Jewish Community Services Adopts Groundbreaking Approach to Financial Independence

Joan Grayson Cohen, executive director of Jewish Community Services, says her staff sees it often – individuals and families caught in a pattern of instability that leaves them in need of financial assistance again and again – despite JCS’ best efforts to teach them how to manage their budget.

“Many individuals never had role models to explain to them how to manage money,” explains Grayson Cohen. “And without that history, they often cannot keep to a plan and quickly overspend, making it hard for many to become financially stable for the long-term.”

Recognizing how important it is to ensure community members become financially independent, JCS is embracing new ways to minimize poverty within our community. To that end, they are set to incorporate a groundbreaking approach to tackle financial instability.

This year, four JCS professionals will be some of the first to receive a new graduate-level certificate in financial social work from the University of Maryland School of Social Work, the first university in the country to offer this program. The professionals will then return to JCS and train the staff on how to incorporate this practice with their clients.

Based on behavioral economics – the discipline that studies the effects of psychological, social and cultural factors on economic decisions – financial social work’s underlying premise is that personal money management choices are based on social aspects as well as budgeting skills.

“Instead of merely looking at traditional interventions – budgeting, cost/benefit analysis –we are looking at learned behaviors and family habits around money. Then we begin to address the underlying behaviors in order to make changes,” explains Lisa Gorman, senior manager, career services at JCS, who is one of the professionals participating in the certificate program.

“Financial literacy is not enough. We are asking questions like ‘how did you arrive in this situation? How did your behavior keep you in this situation?” explains Jean Davis, director, economic services at JCS.

Currently, individuals who come to JCS seeking financial assistance to pay basic bills are expected to learn the fundamentals of financial literacy by participating in classes or one-on-one with their service coordinator. They also are required to look for a job.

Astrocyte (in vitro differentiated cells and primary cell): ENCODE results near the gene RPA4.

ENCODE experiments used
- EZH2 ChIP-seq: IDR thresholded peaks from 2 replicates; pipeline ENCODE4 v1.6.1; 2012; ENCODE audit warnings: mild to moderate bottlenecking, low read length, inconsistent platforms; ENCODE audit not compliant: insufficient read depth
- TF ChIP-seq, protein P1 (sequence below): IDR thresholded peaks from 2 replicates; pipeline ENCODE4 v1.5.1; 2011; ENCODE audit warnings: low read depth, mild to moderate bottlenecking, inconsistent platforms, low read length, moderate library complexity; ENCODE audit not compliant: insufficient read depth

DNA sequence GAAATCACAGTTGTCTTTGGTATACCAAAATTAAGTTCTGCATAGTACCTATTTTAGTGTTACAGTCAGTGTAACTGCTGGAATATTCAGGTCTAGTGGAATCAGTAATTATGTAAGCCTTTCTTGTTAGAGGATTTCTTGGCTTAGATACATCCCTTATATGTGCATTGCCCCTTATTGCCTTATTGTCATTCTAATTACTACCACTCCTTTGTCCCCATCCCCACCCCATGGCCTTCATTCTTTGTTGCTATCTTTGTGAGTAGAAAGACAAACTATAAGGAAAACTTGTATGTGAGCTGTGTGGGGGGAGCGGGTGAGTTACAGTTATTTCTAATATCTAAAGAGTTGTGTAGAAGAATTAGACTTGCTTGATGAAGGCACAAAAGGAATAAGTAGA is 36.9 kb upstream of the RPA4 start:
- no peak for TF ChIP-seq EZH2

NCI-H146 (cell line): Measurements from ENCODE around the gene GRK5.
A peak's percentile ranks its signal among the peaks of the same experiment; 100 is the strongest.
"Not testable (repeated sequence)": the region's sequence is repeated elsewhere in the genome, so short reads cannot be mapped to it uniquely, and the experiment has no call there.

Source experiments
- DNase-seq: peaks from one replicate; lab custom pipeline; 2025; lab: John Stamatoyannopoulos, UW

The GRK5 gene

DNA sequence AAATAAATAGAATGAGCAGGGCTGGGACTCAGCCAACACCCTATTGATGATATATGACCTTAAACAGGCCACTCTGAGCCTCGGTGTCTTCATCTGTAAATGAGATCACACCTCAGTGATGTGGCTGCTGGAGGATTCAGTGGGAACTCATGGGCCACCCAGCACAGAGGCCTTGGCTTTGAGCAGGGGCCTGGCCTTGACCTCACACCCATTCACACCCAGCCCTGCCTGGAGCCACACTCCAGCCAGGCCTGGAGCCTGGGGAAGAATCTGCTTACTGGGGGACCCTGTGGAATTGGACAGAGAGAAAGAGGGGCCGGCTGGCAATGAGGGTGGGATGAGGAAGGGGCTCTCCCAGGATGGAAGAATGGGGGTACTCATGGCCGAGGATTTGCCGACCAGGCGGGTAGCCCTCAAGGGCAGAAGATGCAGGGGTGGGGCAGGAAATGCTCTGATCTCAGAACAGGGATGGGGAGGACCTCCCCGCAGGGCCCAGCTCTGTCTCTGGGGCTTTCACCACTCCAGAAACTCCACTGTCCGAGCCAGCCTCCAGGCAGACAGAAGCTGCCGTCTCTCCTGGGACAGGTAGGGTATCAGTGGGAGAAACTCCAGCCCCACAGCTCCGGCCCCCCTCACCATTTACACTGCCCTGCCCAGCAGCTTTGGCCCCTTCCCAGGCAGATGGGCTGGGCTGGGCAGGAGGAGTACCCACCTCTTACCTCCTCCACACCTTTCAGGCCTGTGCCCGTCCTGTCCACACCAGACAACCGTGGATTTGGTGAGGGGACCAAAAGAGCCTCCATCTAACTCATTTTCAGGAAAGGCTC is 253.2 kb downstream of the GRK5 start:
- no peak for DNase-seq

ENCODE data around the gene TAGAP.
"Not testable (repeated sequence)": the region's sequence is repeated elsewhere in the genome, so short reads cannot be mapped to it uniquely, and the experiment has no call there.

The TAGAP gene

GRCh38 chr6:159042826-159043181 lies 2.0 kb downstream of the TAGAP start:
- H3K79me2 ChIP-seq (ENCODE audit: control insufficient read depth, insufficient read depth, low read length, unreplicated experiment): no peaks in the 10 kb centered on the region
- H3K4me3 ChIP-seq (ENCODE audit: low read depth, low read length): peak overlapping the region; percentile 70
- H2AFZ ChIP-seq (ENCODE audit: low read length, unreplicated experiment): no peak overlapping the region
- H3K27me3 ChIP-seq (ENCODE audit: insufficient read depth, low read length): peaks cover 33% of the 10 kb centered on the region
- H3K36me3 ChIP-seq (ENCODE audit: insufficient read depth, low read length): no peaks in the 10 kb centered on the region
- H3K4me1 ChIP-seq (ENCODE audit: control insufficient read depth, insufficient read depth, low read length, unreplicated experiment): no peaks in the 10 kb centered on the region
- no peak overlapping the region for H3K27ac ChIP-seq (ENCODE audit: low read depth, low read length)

And, since financial instability not only affects ability to pay, it often leads to more complex issues from depression to anxiety, JCS therapists often address these concerns.

Yet, with the incorporation of financial social work at all levels– from the front desk personnel who take the first call to the career counselors and therapists – JCS will be able to apply a more holistic approach to this issue.

“Poverty, we are discovering, is often intergenerational. It is our responsibility to help break the cycle so individuals can become productive and independent in our community,” says Grayson Cohen.

The program, which will be implemented next year, is being funded by a Weinberg Foundation Workforce Innovation Grant.

Virtual Career Center

Not only is JCS bringing a new approach to financial independence, but they will be launching a virtual career center.

Taking into account that today’s job seeker may not always have time to sit down with a career coach, they are making the services more accessible by offering them online.

JCS’ online platform will provide services, resources and support for people seeking a new job or wanting to advance in their careers. Users will benefit from the expertise of the career center professionals, including assistance with resumes, tailored cover letters for individual jobs and interview help. Webinars and blogs will provide valuable tools and strategies for a successful job search. Some of the areas of the virtual center will be open to the public while others will require membership for access. For instance, members will have access to job postings from JCS’ broad employment network that consists of approximately 700 businesses, and can also talk virtually with a career coach who can help them with their search. The fee for membership, calculated on a sliding scale for Jewish individuals, allows a job seeker to take advantage of the full scope of the Career Center’s on-line and in-person services.

“With the complexities of life, this is an easy way to look for a job when time is tight,” says Grayson Cohen. “And it is a door-opener for those seeking employment who may not be ready to ask for help in person.”

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